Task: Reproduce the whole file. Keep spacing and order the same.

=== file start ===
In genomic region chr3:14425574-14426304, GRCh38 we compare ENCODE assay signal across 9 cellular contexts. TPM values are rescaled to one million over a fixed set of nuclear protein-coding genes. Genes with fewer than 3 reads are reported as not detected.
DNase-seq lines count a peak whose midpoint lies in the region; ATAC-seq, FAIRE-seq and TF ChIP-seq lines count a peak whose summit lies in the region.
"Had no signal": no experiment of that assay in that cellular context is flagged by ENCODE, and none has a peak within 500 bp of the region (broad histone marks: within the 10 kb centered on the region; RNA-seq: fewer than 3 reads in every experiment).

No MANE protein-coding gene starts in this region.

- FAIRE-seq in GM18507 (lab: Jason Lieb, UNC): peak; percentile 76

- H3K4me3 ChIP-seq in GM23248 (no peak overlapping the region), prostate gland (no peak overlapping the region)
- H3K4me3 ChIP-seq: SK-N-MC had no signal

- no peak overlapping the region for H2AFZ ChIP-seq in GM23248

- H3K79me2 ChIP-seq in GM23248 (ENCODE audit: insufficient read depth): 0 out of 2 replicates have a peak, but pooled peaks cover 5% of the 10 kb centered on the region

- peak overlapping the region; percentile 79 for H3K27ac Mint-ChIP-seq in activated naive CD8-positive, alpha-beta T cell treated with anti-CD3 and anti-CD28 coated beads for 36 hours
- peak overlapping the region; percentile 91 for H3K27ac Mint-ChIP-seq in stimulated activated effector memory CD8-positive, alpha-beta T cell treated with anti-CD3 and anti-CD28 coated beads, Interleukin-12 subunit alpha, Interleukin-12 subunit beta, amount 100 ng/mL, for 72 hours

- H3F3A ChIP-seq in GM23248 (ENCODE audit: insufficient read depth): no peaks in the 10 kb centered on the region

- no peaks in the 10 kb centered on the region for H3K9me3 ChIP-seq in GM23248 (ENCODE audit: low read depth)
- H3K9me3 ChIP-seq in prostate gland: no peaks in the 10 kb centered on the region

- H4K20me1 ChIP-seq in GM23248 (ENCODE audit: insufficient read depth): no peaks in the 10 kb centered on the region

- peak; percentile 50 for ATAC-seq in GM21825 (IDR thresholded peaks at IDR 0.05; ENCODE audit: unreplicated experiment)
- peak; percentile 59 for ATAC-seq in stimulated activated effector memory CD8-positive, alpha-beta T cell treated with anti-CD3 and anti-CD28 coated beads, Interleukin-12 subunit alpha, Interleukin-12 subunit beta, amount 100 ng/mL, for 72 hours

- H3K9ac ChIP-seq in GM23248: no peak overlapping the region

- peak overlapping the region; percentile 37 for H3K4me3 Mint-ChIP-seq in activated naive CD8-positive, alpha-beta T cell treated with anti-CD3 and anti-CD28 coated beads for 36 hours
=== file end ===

In genomic region chr3:14425574-14426304, GRCh38 we compare ENCODE assay signal across 9 cellular contexts. TPM values are rescaled to one million over a fixed set of nuclear protein-coding genes. Genes with fewer than 3 reads are reported as not detected.
DNase-seq lines count a peak whose midpoint lies in the region; ATAC-seq, FAIRE-seq and TF ChIP-seq lines count a peak whose summit lies in the region.
"Had no signal": no experiment of that assay in that cellular context is flagged by ENCODE, and none has a peak within 500 bp of the region (broad histone marks: within the 10 kb centered on the region; RNA-seq: fewer than 3 reads in every experiment).

No MANE protein-coding gene starts in this region.

- FAIRE-seq in GM18507 (lab: Jason Lieb, UNC): peak; percentile 76

- H3K4me3 ChIP-seq in GM23248 (no peak overlapping the region), prostate gland (no peak overlapping the region)
- H3K4me3 ChIP-seq: SK-N-MC had no signal

- no peak overlapping the region for H2AFZ ChIP-seq in GM23248

- H3K79me2 ChIP-seq in GM23248 (ENCODE audit: insufficient read depth): 0 out of 2 replicates have a peak, but pooled peaks cover 5% of the 10 kb centered on the region

- peak overlapping the region; percentile 79 for H3K27ac Mint-ChIP-seq in activated naive CD8-positive, alpha-beta T cell treated with anti-CD3 and anti-CD28 coated beads for 36 hours
- peak overlapping the region; percentile 91 for H3K27ac Mint-ChIP-seq in stimulated activated effector memory CD8-positive, alpha-beta T cell treated with anti-CD3 and anti-CD28 coated beads, Interleukin-12 subunit alpha, Interleukin-12 subunit beta, amount 100 ng/mL, for 72 hours

- H3F3A ChIP-seq in GM23248 (ENCODE audit: insufficient read depth): no peaks in the 10 kb centered on the region

- no peaks in the 10 kb centered on the region for H3K9me3 ChIP-seq in GM23248 (ENCODE audit: low read depth)
- H3K9me3 ChIP-seq in prostate gland: no peaks in the 10 kb centered on the region

- H4K20me1 ChIP-seq in GM23248 (ENCODE audit: insufficient read depth): no peaks in the 10 kb centered on the region

- peak; percentile 50 for ATAC-seq in GM21825 (IDR thresholded peaks at IDR 0.05; ENCODE audit: unreplicated experiment)
- peak; percentile 59 for ATAC-seq in stimulated activated effector memory CD8-positive, alpha-beta T cell treated with anti-CD3 and anti-CD28 coated beads, Interleukin-12 subunit alpha, Interleukin-12 subunit beta, amount 100 ng/mL, for 72 hours

- H3K9ac ChIP-seq in GM23248: no peak overlapping the region

- peak overlapping the region; percentile 37 for H3K4me3 Mint-ChIP-seq in activated naive CD8-positive, alpha-beta T cell treated with anti-CD3 and anti-CD28 coated beads for 36 hours